The company will not have enough qualified staff in time for taking over inspections in May
The company will not have enough qualified staff in time for taking over inspections in May

Remploy: Private company responsible for inspecting care homes admits it does not have enough staff

News comes after the Independent revealed that consultants from the CQC were on the brink of quitting or had quit because new employer is making them re-apply for their jobs on half the pay

Paul Gallagher
Friday 29 January 2016 19:26
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The new private company responsible for inspecting care homes has admitted it does not have enough qualified staff to carry out inspections when it officially takes over the contract on Monday, and some have been postponed as a result.

On 29 January the Independent revealed that hundreds of consultants from the Care Quality Commission were on the brink of quitting or had quit because their new employer Remploy is making them re-apply for their jobs on half the pay.

It has now also emerged that care home consultants - who help ensure the social and health care regulator is able to monitor whether the elderly are being looked after properly - have been told they will only get paid for two hours writing up notes from their inspection – despite many needing more than double that time.

From 1 February, Remploy, the former Government agency turned for-profit company majority-owned by US outsourcing giant Maximus, takes over their recruitment and management on behalf of the health and social care regulator.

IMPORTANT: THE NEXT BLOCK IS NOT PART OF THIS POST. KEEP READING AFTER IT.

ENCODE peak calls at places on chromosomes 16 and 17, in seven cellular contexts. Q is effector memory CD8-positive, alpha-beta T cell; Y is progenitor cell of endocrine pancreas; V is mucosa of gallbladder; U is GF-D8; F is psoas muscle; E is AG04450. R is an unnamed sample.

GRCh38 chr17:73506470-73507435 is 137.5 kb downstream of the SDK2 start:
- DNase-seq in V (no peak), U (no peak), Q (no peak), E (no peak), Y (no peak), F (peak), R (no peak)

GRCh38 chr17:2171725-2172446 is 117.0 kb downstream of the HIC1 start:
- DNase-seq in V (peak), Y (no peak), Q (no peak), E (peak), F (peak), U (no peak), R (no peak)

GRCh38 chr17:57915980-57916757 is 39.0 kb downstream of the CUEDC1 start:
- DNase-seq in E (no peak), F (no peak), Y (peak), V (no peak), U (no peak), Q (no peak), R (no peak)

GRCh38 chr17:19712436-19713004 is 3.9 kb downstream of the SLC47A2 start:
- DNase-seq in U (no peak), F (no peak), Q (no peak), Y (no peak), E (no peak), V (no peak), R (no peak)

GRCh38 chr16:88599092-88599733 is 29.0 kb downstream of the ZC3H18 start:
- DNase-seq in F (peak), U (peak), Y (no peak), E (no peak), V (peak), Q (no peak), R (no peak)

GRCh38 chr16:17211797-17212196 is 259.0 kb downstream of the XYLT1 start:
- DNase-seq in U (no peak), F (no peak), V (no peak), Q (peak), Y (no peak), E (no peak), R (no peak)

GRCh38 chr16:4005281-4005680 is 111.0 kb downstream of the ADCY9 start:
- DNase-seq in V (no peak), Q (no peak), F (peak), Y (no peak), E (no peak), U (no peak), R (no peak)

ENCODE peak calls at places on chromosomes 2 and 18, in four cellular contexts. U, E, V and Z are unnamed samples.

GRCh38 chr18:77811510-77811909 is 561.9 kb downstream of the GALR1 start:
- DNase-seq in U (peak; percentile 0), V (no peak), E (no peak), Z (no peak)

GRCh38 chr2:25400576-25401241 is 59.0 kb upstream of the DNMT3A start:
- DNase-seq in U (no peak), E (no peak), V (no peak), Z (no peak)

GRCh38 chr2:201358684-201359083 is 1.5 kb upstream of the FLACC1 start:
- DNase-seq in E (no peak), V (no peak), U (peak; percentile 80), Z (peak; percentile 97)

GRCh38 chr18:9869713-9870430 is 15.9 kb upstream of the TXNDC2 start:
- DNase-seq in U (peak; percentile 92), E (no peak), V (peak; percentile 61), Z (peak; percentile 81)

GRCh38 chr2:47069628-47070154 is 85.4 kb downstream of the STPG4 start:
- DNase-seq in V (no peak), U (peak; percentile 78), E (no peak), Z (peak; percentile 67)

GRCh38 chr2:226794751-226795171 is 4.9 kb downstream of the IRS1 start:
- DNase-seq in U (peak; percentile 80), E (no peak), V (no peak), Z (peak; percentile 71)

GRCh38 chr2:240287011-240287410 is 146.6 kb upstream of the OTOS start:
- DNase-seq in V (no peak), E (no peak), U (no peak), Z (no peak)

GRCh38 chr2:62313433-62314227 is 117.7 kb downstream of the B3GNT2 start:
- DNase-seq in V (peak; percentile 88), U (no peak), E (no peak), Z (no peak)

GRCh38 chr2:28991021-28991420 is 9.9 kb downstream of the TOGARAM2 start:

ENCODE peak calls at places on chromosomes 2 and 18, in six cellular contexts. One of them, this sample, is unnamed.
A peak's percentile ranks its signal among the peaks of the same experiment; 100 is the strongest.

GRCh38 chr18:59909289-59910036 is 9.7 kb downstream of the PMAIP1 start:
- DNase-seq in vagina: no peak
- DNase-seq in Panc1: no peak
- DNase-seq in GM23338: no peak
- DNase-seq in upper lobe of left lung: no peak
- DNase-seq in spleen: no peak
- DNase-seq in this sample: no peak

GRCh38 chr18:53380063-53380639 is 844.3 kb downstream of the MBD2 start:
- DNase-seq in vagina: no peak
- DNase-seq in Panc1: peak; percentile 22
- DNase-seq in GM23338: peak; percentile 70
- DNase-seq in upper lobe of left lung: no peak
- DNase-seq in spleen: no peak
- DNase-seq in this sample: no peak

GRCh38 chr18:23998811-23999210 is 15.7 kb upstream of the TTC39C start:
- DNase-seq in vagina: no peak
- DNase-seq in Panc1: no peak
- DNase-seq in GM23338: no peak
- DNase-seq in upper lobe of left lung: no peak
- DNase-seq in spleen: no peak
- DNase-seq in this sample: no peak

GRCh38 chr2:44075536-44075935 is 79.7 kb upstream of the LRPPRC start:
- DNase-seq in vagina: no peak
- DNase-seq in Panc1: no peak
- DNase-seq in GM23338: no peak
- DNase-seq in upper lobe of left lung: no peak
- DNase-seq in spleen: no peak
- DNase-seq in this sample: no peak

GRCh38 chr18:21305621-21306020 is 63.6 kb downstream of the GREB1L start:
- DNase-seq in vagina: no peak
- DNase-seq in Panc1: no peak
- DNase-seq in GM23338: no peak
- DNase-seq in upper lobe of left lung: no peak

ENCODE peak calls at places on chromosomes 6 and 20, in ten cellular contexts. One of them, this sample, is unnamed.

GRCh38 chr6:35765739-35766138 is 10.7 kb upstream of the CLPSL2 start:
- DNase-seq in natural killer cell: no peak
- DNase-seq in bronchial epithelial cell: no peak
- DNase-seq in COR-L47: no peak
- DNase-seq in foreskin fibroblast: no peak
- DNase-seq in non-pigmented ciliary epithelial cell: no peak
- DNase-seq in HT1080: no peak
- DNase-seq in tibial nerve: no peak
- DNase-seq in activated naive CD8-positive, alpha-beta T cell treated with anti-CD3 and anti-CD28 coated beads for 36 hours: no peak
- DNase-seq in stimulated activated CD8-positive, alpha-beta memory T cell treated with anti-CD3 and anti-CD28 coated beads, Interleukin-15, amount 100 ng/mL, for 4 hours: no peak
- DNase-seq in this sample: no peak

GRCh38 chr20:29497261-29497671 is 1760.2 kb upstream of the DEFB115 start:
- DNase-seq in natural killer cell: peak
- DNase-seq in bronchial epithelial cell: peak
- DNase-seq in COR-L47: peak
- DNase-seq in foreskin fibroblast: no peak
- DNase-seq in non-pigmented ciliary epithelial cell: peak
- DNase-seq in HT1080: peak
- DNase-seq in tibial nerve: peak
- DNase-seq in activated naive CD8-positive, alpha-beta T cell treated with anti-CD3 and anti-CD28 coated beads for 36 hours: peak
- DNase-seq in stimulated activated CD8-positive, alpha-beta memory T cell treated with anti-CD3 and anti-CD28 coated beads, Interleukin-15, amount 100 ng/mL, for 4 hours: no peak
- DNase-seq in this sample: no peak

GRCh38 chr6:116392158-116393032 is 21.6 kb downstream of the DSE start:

The company had sent a document to the Experts saying inspections lasted between 10 and 30 hours, which included two and three hours of writing up notes respectively. The document also states Remploy planned to cut experts’ pay from £17 per hour to £9.40 in London and £8.25 elsewhere. It has attempted to quell mounting criticism by now offering £15 an hour – but only for the first six months of employment when it will drop to £12.50 for the next six months.

The situation descended into farce last night with neither the CQC nor Remploy able to say what the long-term pay rate of its experts will be or whether a pay rate was agreed when the £7m contract was awarded in December. Both sides said negotiations are continuing.

Just 130 current experts have registered to stay on in their role, a Remploy spokesman said with 400 new experts registering. However, the spokesman said only “dozens” were ready to begin inspections on Monday having gone through the necessary checks.The Remploy experts will be responsible for carrying out around 10,000 annual inspections across London, the South and the North of England – three of the four contract regions previously managed by two charities, Choice Support and Age UK.

Following the report describing a mass exodus, more experts contacted the Independent to confirm they would also be quitting their role.

A spokesman from Remploy said: “We do not anticipate that we will be asking Experts to work overtime. We will continue to work closely with CQC to deliver a successful programme and listen and respond to the feedback from new and existing experts order to continually improve our service.”

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